Methodist Episcopacy

James E. Kirby

in The Oxford Handbook of Methodist Studies

Published in print September 2011 | ISBN: 9780199696116
Published online January 2010 | | DOI:

Series: Oxford Handbooks in Religion and Theology

 Methodist Episcopacy

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This article traces the development of Methodist Episcopacy in America. At the end of the American Revolution, it was clear to Wesley that the old plan of associating Methodists in America with the Church of England was impossible. Even if Asbury and those who followed him had desired to continue to receive the sacraments in the parishes of the Church of England, it was no longer possible. The Church of England in the former colonies was largely in disarray. By 1784, the reality of the situation had impressed itself on Wesley sufficiently for him to realise he had either to provide the means for the Americans to become an independent church or to lose them entirely. Since they already had two of the classic marks of the church – the preaching of the word and faithful disciples – the only thing lacking was the due and proper administration of the sacraments. Since Wesley considered himself ‘a high churchman, the son of a high churchman’, he favoured the creation of an episcopal organisation in America.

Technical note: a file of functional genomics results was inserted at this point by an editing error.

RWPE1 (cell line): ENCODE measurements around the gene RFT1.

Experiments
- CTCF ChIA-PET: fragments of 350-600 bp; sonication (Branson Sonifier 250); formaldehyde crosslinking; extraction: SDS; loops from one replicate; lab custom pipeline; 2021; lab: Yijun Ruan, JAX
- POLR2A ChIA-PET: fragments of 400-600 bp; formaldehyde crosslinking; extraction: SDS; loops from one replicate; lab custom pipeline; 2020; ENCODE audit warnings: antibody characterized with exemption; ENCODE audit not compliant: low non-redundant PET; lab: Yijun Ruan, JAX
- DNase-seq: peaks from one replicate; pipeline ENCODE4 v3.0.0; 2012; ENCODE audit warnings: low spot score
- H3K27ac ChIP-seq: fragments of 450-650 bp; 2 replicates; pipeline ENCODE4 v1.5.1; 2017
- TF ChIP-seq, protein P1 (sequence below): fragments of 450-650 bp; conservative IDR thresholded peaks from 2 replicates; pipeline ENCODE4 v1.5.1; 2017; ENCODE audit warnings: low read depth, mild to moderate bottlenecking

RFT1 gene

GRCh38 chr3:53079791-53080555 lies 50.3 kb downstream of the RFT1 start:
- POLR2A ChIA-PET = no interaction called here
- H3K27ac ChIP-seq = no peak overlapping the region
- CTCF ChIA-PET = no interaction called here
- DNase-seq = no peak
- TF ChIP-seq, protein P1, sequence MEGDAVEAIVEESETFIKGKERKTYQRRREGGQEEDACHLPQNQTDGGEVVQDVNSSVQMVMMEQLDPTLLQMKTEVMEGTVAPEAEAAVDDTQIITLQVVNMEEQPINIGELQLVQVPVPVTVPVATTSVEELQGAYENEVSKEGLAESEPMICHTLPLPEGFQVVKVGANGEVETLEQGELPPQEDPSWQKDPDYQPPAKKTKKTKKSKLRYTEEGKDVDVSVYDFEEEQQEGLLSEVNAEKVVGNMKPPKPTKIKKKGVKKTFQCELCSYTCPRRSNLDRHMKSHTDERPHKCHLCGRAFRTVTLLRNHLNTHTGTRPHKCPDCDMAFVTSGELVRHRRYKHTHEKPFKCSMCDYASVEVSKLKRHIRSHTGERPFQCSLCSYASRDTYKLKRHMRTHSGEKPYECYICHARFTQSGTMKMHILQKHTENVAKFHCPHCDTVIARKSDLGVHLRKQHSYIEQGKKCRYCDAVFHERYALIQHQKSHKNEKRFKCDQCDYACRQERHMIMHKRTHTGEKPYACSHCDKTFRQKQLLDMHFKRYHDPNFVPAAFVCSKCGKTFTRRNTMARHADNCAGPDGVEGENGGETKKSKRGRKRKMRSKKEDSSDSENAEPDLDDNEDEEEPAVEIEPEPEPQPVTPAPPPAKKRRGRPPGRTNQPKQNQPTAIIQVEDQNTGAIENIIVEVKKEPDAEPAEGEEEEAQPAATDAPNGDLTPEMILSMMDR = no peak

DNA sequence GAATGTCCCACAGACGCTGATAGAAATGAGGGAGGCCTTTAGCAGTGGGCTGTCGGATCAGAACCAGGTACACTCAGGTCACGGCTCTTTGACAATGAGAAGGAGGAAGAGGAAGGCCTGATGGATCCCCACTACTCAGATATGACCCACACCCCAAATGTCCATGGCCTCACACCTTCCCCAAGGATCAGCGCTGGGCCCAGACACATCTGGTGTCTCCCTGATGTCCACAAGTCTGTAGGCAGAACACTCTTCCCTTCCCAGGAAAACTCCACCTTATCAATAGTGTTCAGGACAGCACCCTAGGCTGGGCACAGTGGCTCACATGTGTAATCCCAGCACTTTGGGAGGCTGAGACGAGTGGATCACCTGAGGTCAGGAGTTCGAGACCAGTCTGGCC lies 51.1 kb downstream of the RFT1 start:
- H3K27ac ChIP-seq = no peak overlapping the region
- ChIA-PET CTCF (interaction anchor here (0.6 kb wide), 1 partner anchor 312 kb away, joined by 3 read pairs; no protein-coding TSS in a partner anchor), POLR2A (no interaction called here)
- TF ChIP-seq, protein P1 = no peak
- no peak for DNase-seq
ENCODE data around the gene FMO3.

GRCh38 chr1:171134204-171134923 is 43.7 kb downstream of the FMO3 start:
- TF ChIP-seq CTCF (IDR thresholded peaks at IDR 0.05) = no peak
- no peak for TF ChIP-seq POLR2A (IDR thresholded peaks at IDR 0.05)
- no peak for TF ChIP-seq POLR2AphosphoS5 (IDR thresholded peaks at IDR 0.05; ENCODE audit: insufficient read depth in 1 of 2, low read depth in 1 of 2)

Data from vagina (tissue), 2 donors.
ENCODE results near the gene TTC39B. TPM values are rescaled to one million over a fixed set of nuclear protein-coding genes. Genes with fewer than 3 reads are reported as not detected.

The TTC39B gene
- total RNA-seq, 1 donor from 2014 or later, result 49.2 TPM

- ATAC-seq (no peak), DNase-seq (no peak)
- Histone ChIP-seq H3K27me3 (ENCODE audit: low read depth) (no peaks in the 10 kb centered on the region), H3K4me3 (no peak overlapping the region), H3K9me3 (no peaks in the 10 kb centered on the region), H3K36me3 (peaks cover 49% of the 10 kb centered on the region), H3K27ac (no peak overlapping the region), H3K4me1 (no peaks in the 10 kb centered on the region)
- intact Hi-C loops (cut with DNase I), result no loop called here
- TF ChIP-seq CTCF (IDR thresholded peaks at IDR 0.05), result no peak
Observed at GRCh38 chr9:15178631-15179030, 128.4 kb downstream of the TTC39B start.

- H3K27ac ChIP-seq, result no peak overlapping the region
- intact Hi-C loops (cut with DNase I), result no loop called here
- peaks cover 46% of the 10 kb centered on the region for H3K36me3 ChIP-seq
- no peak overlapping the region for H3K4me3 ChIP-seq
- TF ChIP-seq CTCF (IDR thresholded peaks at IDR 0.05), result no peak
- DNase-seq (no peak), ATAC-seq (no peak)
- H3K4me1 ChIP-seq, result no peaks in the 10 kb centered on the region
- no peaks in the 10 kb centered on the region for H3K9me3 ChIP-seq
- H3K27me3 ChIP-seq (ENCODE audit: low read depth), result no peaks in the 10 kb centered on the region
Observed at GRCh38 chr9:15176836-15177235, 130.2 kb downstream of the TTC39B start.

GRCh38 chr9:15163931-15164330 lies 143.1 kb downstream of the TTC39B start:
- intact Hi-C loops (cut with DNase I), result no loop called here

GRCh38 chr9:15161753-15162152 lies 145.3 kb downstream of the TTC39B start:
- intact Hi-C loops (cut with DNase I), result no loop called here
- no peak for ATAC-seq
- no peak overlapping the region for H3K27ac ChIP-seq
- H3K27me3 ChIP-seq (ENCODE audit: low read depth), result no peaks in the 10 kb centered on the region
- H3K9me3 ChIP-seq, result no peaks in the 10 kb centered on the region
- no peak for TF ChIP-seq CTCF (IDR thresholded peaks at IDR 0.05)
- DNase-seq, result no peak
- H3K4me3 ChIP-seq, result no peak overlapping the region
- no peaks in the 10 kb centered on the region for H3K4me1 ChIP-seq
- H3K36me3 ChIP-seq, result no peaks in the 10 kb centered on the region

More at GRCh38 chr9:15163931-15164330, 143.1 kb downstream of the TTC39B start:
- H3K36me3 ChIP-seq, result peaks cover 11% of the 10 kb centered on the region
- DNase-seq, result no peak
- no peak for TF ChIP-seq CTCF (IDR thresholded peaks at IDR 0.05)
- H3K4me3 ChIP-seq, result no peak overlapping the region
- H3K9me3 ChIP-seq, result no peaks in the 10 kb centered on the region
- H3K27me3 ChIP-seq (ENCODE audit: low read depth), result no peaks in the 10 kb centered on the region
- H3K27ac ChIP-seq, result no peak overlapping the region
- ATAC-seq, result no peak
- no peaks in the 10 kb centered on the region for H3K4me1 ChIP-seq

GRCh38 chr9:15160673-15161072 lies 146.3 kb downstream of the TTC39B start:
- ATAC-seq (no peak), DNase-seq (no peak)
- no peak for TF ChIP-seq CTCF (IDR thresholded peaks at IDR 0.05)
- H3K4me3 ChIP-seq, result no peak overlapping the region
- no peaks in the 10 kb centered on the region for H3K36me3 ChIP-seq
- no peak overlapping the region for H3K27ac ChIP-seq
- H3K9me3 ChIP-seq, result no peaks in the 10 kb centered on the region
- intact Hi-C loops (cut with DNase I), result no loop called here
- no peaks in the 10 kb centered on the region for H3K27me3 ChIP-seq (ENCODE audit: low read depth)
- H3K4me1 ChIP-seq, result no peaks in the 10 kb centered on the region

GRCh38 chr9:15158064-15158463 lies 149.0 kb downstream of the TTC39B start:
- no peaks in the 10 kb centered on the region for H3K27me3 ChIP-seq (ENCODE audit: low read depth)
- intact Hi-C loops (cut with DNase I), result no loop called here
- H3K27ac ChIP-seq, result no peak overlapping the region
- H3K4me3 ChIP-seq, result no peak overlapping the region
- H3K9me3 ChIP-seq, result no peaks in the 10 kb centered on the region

Keywords: Methodism; American Revolution; Methodists; Episcopal Church; episcopacy; John Wesley

Article.  8143 words. 

Subjects: Religion ; Christianity

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